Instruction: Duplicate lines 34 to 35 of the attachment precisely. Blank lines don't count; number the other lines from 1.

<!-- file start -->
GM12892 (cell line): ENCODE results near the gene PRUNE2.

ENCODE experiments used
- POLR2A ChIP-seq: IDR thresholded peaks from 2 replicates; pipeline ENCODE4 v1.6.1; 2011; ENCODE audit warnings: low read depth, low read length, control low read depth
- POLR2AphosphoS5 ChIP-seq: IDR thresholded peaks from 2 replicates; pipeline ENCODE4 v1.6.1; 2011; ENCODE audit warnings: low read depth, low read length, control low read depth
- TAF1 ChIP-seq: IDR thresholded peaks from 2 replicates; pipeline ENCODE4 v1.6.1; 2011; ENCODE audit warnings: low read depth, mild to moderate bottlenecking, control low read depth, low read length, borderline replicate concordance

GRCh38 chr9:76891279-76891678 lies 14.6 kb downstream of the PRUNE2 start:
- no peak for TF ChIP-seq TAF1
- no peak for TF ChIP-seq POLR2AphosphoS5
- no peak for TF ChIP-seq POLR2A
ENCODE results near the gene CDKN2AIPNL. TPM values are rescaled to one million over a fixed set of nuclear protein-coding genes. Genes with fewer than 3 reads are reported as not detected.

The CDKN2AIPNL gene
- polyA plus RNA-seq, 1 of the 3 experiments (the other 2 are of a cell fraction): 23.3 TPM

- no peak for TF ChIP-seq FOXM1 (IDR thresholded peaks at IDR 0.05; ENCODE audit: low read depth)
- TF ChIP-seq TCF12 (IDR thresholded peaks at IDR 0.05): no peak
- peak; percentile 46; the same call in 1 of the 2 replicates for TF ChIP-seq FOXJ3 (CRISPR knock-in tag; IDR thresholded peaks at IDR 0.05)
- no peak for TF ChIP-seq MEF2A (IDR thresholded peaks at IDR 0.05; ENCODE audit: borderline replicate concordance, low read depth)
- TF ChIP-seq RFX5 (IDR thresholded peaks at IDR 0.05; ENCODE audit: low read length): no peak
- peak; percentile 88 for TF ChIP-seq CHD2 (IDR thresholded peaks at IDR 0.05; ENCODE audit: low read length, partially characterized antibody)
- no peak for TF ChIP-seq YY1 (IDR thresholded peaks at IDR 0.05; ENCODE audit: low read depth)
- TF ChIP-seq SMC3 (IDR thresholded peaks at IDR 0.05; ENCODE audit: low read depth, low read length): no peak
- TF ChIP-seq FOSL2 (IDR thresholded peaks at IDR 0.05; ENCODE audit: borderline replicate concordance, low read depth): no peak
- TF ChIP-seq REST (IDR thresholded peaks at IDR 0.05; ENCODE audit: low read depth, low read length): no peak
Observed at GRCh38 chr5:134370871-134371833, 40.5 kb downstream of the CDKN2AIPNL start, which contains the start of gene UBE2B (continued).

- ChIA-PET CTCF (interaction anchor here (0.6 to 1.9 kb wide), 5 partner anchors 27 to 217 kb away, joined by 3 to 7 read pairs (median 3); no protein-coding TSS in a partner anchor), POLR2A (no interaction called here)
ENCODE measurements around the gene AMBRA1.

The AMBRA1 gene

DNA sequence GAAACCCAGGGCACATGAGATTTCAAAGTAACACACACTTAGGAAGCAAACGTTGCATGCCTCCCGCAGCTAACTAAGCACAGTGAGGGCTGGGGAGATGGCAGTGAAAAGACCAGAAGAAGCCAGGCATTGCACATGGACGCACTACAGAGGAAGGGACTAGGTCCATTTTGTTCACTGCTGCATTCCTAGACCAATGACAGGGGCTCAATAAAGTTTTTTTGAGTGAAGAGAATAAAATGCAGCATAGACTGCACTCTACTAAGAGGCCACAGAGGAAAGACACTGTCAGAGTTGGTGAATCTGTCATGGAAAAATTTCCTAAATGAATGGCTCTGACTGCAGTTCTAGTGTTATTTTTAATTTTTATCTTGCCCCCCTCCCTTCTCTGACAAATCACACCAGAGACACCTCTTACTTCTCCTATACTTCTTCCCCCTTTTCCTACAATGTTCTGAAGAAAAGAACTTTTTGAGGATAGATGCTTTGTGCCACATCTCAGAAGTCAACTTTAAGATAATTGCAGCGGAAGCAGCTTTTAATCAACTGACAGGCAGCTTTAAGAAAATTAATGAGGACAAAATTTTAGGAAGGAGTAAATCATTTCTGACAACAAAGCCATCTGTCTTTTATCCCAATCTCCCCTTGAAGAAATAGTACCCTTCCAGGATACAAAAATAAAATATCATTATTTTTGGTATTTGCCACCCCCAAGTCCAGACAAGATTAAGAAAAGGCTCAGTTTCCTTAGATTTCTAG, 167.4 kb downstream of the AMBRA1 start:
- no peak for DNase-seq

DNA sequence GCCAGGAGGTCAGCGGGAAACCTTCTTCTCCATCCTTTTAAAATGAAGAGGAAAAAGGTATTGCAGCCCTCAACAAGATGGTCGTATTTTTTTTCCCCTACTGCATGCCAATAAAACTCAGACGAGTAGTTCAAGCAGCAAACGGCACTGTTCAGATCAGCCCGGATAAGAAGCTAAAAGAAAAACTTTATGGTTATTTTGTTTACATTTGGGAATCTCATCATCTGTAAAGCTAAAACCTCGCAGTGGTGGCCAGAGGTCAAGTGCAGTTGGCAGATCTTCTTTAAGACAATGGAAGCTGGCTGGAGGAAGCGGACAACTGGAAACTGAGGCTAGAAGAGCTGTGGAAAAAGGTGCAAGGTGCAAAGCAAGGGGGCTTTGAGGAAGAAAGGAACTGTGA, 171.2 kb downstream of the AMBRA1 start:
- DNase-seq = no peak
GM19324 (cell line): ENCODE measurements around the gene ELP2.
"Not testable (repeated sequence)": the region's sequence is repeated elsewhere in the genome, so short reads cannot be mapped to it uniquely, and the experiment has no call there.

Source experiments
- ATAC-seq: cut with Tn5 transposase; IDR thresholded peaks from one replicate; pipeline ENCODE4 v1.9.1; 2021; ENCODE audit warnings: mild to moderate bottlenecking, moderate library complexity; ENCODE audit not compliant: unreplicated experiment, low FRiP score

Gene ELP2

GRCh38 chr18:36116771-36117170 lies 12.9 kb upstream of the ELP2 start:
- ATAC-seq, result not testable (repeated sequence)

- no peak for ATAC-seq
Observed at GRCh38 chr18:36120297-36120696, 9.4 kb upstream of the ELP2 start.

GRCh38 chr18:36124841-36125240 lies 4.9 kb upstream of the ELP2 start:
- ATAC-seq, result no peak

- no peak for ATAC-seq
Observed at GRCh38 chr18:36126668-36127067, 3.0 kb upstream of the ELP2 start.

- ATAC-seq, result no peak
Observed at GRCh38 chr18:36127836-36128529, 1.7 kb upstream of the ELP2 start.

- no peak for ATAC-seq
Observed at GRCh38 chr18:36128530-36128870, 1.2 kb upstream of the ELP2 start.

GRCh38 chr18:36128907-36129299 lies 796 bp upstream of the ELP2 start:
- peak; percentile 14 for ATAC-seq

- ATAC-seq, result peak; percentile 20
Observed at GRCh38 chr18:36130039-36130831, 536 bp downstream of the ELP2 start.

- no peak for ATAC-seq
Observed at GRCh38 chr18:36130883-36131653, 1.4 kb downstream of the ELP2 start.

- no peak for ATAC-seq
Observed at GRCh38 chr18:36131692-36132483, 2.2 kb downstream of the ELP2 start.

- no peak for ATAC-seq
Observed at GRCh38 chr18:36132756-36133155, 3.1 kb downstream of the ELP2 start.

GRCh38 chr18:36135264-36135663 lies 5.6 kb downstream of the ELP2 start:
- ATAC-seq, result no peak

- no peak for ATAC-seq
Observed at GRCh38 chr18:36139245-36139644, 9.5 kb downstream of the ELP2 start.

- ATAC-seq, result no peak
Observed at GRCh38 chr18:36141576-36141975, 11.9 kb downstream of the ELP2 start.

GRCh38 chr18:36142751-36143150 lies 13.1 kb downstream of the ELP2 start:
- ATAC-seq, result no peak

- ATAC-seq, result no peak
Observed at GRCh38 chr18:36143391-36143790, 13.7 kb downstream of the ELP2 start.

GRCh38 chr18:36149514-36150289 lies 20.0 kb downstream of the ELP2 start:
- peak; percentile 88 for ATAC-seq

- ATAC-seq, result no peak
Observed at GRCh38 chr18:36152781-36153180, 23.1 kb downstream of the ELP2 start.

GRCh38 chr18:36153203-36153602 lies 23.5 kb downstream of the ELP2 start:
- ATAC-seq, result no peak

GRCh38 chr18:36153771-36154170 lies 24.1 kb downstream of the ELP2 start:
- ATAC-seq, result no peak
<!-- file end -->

- ATAC-seq: cut with Tn5 transposase; IDR thresholded peaks from one replicate; pipeline ENCODE4 v1.9.1; 2021; ENCODE audit warnings: mild to moderate bottlenecking, moderate library complexity; ENCODE audit not compliant: unreplicated experiment, low FRiP score

Gene ELP2